In addition to technology and marketing, the commission’s resolutions going to the House for consideration in August address these specific areas:
• Technology and confidentiality (PDF). Essentially, the commission is recommending revisions to clarify a lawyer’s ethical duty to take reasonable measures to protect the confidentiality of a client’s information, including materials stored electronically. To help accomplish this, the commission is proposing language changes in several rules to ensure that they encompass electronically stored information as well as traditional forms of documents. The commission also is recommending new language for Model Rule 1.6 to affirm that a lawyer has a duty to make reasonable efforts to prevent the inadvertent as well as unauthorized disclosure of information relating to the representation of a client. In addition, the commission is proposing additional language to the comment to Rule 1.1 to state that a lawyer’s efforts to provide competent representation to clients includes keeping up with changes in relevant technology.
The commission also is calling for—although not in the form of a resolution to the House—the ABA Center for Professional Responsibility to work with other association entities to create a website that would provide continuously updated information about how the use of technology by lawyers affects confidentiality issues.
• Outsourcing (PDF). The commission is not proposing changes to the black letter of the Model Rules in response to the growing use by law firms of outside lawyers and nonlawyers to do certain work. The commission is, however, recommending revisions to the comments of Model Rules 1.1 and 5.3 to identify factors a lawyer needs to consider when retaining outside lawyers or nonlawyers. A proposed revision to the comment to Rule 5.5 would clarify that lawyers may not engage in outsourcing when doing so would facilitate unauthorized practice of law. The proposed changes “are neither an endorsement nor a rejection of the practice of outsourcing,” states the commission’s report supporting the recommendations. Rather, the proposals “are intended to clarify a lawyer’s obligations in this context so that lawyers who decide to outsource do so in an ethical and responsible manner.”
• Lawyer mobility (PDF). The commission’s recommendations in this area include revisions to the Model Rules to address confidentiality and conflicts of interest when a lawyer considers changing firms. The commission also is proposing adoption of a Model Rule on Practice Pending Admission (PDF) that would allow a lawyer to establish a presence in a new jurisdiction immediately while pursuing permanent admission there. In addition, the commission’s proposed revisions (PDF) to the existing ABA Model Rule on Admission by Motion would reduce the number of years a lawyer must be admitted to practice in one jurisdiction before seeking admission by motion in another jurisdiction.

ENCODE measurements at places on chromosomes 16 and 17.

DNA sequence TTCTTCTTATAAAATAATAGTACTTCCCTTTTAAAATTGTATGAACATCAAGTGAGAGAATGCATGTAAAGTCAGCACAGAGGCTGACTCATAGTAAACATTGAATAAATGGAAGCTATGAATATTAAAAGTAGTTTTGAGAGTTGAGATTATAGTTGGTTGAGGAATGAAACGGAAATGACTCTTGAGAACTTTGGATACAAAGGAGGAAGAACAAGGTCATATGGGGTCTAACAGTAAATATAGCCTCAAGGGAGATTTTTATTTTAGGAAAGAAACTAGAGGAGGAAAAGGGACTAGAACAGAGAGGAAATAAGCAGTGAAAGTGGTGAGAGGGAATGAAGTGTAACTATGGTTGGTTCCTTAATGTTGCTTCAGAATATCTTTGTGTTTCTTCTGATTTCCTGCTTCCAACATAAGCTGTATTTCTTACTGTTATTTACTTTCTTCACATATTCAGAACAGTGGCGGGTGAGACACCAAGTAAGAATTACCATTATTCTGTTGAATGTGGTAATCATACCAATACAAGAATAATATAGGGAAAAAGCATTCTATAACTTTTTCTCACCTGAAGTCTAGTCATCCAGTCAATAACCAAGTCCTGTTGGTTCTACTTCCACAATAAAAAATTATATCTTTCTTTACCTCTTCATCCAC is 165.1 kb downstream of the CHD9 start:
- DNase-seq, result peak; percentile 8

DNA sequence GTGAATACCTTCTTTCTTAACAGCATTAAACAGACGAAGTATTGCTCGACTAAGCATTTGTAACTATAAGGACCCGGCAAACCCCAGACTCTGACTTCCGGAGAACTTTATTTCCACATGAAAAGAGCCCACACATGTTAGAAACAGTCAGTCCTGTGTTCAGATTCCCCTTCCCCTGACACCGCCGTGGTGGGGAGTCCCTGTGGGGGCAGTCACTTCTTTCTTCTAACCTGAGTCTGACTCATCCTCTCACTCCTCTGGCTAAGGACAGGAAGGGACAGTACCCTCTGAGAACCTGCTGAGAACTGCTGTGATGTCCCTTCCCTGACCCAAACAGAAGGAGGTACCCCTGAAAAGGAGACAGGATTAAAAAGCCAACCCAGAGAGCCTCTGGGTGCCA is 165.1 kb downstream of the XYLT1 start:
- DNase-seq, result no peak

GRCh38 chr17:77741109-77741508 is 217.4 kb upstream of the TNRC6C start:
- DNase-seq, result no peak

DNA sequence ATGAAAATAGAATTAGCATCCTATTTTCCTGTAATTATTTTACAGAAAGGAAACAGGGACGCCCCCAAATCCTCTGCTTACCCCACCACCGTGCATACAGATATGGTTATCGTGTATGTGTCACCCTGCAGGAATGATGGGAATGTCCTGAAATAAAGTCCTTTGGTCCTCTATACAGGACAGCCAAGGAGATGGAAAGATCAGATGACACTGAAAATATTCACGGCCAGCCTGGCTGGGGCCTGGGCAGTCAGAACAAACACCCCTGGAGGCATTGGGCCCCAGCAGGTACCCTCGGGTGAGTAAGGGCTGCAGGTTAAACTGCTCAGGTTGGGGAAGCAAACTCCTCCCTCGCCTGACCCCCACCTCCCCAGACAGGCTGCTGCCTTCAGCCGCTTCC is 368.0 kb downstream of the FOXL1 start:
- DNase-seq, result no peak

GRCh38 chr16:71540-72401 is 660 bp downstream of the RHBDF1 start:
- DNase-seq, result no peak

The Ethics 20/20 Commission’s proposals on lawyer mobility are built on the framework of measures adopted in 2002 at the recommendation of the ABA Commission on Multijurisdictional Practice, many of which have been adopted widely by the states. “The MJP really advanced the ball greatly,” Perlman says. “We looked at issues within a framework that has been very successful.”
In addition to its substantive logic, the Ethics 20/20 Commission’s work to base its recommendations mostly on existing professional conduct principles appears to be striking a responsive chord among a number of key entities that are likely to influence the decisions of the House of Delegates. As of late May, the New York State Bar Association and the ABA standing committees on Professionalism, Client Protection, Specialization, and Ethics and Professional Responsibility had signed on as co-sponsors of all the commission’s resolutions. The Standing Committee on Professional Discipline is co-sponsoring some of the resolutions.
Gorelick says the commission is hopeful that the list of co-sponsors will grow. “Because we worked with so many bar entities on the development of these proposals, we are getting significant support,” she says. “It will be very helpful to House members to see that what is before them has been fully vetted and found by their colleagues to be both necessary and helpful to the profession.”